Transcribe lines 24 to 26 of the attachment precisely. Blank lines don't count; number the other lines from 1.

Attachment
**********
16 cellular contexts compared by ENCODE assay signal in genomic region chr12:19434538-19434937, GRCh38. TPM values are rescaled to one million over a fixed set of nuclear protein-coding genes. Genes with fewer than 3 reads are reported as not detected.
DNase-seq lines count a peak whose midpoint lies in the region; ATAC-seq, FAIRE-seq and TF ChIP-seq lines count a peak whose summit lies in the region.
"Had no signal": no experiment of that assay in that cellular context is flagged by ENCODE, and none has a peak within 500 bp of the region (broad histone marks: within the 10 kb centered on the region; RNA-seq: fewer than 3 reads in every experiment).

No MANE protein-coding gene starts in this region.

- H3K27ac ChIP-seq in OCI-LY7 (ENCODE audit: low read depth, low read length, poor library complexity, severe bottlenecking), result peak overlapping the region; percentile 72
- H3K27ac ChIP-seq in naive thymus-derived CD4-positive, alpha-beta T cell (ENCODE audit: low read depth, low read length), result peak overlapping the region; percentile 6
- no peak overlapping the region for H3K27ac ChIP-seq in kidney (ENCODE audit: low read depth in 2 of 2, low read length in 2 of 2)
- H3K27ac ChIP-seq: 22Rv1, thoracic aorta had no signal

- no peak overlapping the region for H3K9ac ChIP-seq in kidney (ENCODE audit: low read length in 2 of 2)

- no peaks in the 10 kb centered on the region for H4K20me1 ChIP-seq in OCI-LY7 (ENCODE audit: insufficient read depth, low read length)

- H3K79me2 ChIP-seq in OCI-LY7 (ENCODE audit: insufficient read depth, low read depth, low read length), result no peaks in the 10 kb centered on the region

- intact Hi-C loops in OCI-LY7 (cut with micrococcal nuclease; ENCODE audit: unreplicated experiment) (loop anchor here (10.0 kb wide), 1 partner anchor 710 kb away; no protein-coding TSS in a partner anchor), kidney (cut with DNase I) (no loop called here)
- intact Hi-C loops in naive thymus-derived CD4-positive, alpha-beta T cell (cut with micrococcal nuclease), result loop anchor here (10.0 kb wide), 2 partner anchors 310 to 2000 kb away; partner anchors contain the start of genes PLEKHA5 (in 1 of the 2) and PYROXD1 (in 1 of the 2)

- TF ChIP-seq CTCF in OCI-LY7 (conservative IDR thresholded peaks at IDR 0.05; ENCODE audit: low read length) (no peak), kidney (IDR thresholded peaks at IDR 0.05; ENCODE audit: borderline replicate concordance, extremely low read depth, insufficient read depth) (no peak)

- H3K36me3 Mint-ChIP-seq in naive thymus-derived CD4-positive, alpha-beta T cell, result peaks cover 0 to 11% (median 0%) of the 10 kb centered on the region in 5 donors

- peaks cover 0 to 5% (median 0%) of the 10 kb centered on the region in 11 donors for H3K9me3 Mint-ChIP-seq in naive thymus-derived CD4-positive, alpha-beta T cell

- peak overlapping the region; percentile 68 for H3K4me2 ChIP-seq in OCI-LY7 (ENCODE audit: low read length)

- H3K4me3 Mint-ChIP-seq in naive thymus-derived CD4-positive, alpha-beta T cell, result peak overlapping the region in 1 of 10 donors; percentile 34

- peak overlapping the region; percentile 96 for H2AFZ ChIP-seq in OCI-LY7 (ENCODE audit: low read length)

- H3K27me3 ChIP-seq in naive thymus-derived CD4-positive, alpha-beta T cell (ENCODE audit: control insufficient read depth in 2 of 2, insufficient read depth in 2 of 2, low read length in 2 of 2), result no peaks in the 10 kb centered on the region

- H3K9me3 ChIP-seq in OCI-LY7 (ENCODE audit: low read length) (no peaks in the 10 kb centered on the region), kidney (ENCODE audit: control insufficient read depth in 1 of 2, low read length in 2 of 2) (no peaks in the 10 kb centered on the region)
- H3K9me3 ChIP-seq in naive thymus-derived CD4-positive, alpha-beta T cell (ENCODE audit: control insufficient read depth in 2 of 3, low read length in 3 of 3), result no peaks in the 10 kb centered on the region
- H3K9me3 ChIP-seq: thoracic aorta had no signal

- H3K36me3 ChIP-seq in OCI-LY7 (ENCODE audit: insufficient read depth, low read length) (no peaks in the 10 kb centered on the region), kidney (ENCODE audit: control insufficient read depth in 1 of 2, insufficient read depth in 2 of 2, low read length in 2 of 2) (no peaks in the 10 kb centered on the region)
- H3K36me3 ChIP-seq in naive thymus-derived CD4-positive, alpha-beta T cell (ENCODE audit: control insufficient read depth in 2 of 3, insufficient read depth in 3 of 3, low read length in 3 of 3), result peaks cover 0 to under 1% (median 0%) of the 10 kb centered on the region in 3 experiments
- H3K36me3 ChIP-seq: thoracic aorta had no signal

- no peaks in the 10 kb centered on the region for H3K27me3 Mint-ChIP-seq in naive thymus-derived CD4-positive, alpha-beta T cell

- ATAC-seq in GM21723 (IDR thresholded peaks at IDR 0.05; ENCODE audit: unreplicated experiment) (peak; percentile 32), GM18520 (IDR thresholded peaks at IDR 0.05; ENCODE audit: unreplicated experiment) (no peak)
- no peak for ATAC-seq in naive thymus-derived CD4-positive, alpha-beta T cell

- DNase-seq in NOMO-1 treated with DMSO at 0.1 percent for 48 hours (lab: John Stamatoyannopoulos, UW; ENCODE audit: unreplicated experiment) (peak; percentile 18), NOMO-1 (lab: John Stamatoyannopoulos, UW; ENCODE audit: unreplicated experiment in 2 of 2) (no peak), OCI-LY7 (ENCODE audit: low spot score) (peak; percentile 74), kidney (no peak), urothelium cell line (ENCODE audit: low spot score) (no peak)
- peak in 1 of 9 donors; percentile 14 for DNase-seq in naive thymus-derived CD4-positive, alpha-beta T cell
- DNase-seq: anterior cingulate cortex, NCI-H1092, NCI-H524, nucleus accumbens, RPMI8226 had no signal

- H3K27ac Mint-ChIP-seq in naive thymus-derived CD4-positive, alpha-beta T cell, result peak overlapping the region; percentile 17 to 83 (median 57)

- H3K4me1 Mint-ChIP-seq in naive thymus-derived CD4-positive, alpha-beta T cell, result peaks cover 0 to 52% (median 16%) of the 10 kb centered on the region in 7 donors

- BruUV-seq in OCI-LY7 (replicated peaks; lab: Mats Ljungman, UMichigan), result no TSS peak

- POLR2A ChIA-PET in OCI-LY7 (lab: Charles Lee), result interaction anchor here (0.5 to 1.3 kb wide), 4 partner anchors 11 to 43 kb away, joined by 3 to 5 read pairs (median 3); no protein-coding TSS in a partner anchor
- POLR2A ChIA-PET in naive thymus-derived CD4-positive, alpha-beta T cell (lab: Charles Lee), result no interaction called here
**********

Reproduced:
- H3K36me3 ChIP-seq in OCI-LY7 (ENCODE audit: insufficient read depth, low read length) (no peaks in the 10 kb centered on the region), kidney (ENCODE audit: control insufficient read depth in 1 of 2, insufficient read depth in 2 of 2, low read length in 2 of 2) (no peaks in the 10 kb centered on the region)
- H3K36me3 ChIP-seq in naive thymus-derived CD4-positive, alpha-beta T cell (ENCODE audit: control insufficient read depth in 2 of 3, insufficient read depth in 3 of 3, low read length in 3 of 3), result peaks cover 0 to under 1% (median 0%) of the 10 kb centered on the region in 3 experiments
- H3K36me3 ChIP-seq: thoracic aorta had no signal